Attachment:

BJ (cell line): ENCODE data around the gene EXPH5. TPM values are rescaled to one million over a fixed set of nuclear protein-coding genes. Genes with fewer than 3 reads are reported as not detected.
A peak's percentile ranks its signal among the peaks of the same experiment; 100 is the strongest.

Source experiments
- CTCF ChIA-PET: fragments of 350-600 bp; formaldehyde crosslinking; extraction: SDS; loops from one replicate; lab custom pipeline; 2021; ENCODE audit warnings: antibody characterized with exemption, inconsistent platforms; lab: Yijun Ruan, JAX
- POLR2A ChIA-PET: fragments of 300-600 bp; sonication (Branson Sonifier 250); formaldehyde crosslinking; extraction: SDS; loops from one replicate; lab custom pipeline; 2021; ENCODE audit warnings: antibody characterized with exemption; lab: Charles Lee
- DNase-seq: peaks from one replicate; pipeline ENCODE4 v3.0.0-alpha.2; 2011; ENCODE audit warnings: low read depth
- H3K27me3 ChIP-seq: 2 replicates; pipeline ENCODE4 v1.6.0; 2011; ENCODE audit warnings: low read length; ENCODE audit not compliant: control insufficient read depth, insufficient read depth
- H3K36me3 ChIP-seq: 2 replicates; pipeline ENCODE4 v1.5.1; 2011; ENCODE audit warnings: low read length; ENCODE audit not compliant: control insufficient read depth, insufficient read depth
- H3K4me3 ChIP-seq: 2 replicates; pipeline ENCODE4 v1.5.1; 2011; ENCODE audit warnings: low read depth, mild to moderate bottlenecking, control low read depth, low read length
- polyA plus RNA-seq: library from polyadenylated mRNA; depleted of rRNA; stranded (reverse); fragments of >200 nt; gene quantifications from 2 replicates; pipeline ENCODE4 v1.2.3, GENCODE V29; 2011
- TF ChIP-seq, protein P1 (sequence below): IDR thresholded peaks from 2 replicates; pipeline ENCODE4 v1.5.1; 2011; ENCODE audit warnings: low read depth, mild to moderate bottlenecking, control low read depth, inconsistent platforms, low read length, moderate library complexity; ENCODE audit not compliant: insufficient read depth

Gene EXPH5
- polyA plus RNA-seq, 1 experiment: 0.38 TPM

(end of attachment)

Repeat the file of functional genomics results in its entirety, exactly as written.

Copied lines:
BJ (cell line): ENCODE data around the gene EXPH5. TPM values are rescaled to one million over a fixed set of nuclear protein-coding genes. Genes with fewer than 3 reads are reported as not detected.
A peak's percentile ranks its signal among the peaks of the same experiment; 100 is the strongest.

Source experiments
- CTCF ChIA-PET: fragments of 350-600 bp; formaldehyde crosslinking; extraction: SDS; loops from one replicate; lab custom pipeline; 2021; ENCODE audit warnings: antibody characterized with exemption, inconsistent platforms; lab: Yijun Ruan, JAX
- POLR2A ChIA-PET: fragments of 300-600 bp; sonication (Branson Sonifier 250); formaldehyde crosslinking; extraction: SDS; loops from one replicate; lab custom pipeline; 2021; ENCODE audit warnings: antibody characterized with exemption; lab: Charles Lee
- DNase-seq: peaks from one replicate; pipeline ENCODE4 v3.0.0-alpha.2; 2011; ENCODE audit warnings: low read depth
- H3K27me3 ChIP-seq: 2 replicates; pipeline ENCODE4 v1.6.0; 2011; ENCODE audit warnings: low read length; ENCODE audit not compliant: control insufficient read depth, insufficient read depth
- H3K36me3 ChIP-seq: 2 replicates; pipeline ENCODE4 v1.5.1; 2011; ENCODE audit warnings: low read length; ENCODE audit not compliant: control insufficient read depth, insufficient read depth
- H3K4me3 ChIP-seq: 2 replicates; pipeline ENCODE4 v1.5.1; 2011; ENCODE audit warnings: low read depth, mild to moderate bottlenecking, control low read depth, low read length
- polyA plus RNA-seq: library from polyadenylated mRNA; depleted of rRNA; stranded (reverse); fragments of >200 nt; gene quantifications from 2 replicates; pipeline ENCODE4 v1.2.3, GENCODE V29; 2011
- TF ChIP-seq, protein P1 (sequence below): IDR thresholded peaks from 2 replicates; pipeline ENCODE4 v1.5.1; 2011; ENCODE audit warnings: low read depth, mild to moderate bottlenecking, control low read depth, inconsistent platforms, low read length, moderate library complexity; ENCODE audit not compliant: insufficient read depth

Gene EXPH5
- polyA plus RNA-seq, 1 experiment: 0.38 TPM